Martin Katz is a beloved pedagogue, vocal coach, and internationally respected organizer of song recitals. A self-described “people person,” he is the living embodiment of the term “collaborative pianist.” In concert, Katz emanates a special warmth, like a favorite uncle chatting with friends in front of a hearth. Four skilled lieder singers take turns entering the world of a song and bringing it to life for all to hear. Supertitled translations flow across a panel mounted high above on the proscenium arch, but the lyrical alchemy of words and music is manifest even if one listens with eyes shut.

The Katz company’s two concerts at Lydia Mendelssohn Theater on January 10 and 12 will focus on fifty-three poems by Swabian pastor, painter, poet, and novelist Eduard Moerike, set to music in 1888 by Austrian-Slovenian composer Hugo Wolf. The Moerike lieder encompass a full range of human emotions, sounding variously like lullabies, love songs, bad dreams, or cheeky parlor entertainments. One warns against attempting to compose when hung over; another describes the unparalleled gratification to be derived from kicking a critic down a flight of stairs.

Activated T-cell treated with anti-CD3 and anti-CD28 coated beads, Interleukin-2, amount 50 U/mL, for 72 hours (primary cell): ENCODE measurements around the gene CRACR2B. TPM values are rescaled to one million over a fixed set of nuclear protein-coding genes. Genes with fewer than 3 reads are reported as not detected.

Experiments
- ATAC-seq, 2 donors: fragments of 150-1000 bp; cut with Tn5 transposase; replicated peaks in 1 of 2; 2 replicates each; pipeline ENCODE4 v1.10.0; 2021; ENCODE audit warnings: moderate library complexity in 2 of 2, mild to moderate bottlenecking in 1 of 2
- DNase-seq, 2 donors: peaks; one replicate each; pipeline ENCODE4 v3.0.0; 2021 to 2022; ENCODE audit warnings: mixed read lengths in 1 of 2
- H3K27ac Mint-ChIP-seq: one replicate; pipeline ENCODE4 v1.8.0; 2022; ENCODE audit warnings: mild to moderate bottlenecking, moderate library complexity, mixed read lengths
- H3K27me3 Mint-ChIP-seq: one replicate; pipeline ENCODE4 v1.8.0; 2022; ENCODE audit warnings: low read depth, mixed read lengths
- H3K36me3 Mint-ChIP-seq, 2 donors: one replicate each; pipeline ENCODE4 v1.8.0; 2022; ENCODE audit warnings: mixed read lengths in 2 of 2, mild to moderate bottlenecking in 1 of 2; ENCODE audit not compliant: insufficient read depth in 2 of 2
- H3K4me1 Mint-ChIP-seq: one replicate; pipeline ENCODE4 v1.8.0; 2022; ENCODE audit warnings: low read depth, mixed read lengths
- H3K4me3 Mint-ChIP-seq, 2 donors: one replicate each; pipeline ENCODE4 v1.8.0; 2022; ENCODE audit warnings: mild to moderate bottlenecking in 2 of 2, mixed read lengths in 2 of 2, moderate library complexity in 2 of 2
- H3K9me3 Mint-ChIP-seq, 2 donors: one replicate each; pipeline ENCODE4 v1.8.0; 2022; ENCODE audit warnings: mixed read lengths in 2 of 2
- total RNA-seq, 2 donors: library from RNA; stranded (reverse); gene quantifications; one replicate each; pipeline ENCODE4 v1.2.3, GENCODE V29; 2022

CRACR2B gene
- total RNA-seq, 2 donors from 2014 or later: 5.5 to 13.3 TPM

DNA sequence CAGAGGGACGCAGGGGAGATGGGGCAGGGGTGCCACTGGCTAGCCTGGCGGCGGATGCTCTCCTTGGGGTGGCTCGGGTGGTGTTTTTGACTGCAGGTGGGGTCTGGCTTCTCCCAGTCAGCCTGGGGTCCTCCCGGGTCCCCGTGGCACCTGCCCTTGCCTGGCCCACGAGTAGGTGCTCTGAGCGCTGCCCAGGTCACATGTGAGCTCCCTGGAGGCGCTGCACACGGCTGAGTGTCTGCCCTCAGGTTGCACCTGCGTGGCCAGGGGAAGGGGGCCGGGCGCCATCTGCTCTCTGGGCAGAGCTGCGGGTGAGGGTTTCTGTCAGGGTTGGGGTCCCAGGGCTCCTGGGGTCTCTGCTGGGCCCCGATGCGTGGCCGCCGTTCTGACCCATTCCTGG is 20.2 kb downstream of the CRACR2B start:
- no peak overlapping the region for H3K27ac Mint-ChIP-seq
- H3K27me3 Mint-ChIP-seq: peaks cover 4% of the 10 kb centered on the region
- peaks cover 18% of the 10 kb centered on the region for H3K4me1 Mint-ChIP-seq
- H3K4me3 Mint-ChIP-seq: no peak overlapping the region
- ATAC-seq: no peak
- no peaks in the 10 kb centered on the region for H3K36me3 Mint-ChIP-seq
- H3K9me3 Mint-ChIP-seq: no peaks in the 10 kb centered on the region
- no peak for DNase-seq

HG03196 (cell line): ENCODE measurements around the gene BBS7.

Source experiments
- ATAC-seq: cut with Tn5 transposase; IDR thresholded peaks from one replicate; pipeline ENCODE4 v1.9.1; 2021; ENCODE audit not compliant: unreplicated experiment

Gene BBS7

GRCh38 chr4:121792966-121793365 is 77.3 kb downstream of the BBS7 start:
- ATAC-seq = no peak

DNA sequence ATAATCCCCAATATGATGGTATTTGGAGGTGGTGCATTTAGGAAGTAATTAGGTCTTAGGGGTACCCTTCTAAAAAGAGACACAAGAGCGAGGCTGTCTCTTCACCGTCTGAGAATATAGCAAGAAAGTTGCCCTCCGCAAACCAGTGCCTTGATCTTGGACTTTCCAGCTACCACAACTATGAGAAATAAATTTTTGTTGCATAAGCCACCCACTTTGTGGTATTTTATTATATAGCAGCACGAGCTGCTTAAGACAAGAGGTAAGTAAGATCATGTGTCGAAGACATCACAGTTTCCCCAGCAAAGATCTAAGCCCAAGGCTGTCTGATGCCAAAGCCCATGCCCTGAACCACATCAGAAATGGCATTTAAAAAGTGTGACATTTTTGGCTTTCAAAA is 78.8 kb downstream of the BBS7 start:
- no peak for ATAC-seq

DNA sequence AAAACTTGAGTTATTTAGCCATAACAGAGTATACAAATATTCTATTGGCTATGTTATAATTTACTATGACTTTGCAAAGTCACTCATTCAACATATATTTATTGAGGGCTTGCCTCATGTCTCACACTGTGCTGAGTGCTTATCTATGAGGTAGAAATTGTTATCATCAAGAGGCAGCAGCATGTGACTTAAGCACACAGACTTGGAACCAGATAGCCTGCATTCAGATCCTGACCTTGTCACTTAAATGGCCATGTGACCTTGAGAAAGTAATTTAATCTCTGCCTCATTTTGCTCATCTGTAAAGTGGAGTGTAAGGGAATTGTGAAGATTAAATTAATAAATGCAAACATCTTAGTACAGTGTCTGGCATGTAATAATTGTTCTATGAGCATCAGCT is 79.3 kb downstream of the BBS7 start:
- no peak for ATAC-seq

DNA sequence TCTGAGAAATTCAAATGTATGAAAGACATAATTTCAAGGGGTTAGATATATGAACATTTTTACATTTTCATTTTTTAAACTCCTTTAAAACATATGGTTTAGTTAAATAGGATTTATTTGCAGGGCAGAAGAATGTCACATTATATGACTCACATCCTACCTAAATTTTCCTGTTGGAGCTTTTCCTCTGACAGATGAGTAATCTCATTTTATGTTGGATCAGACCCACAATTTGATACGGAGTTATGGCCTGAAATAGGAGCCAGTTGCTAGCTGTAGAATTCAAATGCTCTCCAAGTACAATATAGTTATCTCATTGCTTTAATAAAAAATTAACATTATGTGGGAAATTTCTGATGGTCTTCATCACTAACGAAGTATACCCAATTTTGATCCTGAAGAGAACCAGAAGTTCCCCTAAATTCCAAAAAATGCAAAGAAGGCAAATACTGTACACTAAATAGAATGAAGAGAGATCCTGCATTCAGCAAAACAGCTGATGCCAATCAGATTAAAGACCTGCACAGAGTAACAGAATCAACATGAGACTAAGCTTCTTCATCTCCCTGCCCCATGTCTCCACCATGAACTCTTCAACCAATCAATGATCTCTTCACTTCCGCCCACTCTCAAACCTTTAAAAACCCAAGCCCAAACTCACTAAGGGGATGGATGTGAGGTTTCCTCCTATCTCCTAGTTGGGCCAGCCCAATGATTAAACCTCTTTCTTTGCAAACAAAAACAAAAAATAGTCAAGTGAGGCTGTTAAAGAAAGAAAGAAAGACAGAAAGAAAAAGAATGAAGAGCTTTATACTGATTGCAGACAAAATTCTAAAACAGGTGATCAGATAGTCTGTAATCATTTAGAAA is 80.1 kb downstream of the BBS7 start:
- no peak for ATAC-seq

Reveries inspired by nature include a pair of odes to a flowering hellebore and a song of sympathy for a brimstone butterfly seen fluttering about during a brief warm spell in April. “At Midnight” is a study in nocturnal wonderment. This gentle song, which has taken up residence in my brain, often lulls me to sleep at night. Among Moerike’s spiritual contemplations are a prayer for the blessing of moderation, a sobering meditation on impermanence, and a humble expression of religious devotion ending with the words “The stars are singing. I kneel to listen to their song of light.”

The Moerike-Wolf songbook is peppered with plucky joie de vivre and openly expressed erotic enthusiasm–the most sexually explicit being a young woman’s amorous reflections, alive with references to a blissfully burrowing eel or snake. There is also a pleasant description of affectionate postcoital glances exchanged in the street after an overnight thunderstorm. Other songs invoke goddesses, water sprites, lake spirits, fairies, and elves.

Emotional extremes prevail in a song depicting a woman’s frenzied attempts to converse with gale-force winds while standing on a hilltop and in the eldritch tale of a phantom firefighter on horseback. Partly shouted and partly sung, “The Fire Rider” usually scares the hell out of me. Wolf himself was sometimes frightened by his own compositions: “One sounds so weird and strange that I am quite afraid of it,” he wrote. “There has never been anything like it. God help the unfortunate people who will one day hear it!”